Today, I'm retired from teaching and use a pair of bi-amped VMPS RM40s loudspeakers for my listening. In addition to writing the Classical Candor blog, I served as the Movie Review Editor for the Web site Movie Metropolis (formerly DVDTown) from 1997-2013. Music and movies. Life couldn't be better.

Mission Statement

It is the goal of Classical Candor to promote the enjoyment of classical music. Other forms of music come and go--minuets, waltzes, ragtime, blues, jazz, bebop, country-western, rock-'n'-roll, heavy metal, rap, and the rest--but classical music has been around for hundreds of years and will continue to be around for hundreds more. It's no accident that every major city in the world has one or more symphony orchestras.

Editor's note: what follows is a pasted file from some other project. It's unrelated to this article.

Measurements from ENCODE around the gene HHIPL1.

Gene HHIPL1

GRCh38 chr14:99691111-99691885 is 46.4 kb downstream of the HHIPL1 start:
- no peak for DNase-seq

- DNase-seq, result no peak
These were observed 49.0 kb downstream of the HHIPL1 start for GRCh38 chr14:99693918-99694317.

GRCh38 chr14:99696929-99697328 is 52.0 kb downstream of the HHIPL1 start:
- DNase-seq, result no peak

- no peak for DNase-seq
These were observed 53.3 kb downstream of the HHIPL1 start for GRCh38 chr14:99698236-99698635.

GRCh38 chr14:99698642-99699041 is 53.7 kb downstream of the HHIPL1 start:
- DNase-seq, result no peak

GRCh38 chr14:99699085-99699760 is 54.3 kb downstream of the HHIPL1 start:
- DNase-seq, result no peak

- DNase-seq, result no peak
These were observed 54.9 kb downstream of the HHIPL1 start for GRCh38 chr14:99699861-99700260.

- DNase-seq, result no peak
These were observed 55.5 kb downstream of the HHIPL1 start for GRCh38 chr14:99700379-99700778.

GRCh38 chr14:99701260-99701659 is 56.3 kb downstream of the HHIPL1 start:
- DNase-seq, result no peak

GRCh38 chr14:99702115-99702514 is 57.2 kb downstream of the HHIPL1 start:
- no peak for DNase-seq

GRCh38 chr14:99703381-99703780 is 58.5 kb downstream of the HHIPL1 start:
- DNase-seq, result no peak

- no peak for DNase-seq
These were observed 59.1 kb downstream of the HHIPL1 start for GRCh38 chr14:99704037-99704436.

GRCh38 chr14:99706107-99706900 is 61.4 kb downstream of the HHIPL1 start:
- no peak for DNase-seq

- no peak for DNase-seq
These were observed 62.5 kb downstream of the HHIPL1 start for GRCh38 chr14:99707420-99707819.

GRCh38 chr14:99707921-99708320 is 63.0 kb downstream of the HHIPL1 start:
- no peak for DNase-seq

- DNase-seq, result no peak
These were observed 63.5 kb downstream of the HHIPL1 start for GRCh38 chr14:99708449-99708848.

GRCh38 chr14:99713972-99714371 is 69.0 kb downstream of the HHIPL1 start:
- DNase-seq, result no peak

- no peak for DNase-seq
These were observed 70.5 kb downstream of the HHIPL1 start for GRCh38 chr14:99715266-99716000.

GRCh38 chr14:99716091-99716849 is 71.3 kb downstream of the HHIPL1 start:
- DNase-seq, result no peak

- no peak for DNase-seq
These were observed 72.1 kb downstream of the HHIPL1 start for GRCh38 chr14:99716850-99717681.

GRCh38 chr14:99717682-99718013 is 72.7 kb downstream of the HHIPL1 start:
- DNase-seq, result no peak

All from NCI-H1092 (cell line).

When I was young, I heard it said that only intellectuals could appreciate classical music, that it required dedicated concentration to appreciate. Nonsense. I'm no intellectual, and I've always loved classical music. Anyone who's ever seen and enjoyed Disney's Fantasia or a Looney Tunes cartoon playing Rossini's William Tell Overture or Liszt's Hungarian Rhapsody No. 2 can attest to the power and joy of classical music, and that's just about everybody.

So, if Classical Candor can expand one's awareness of classical music and bring more joy to one's life, more power to it. It's done its job.

Contact Information

Readers with polite, courteous, helpful letters may send them to pucciojj@gmail.com.

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"Their Master's Voice" by Michael Sowa

"Their Master's Voice" by Michael Sowa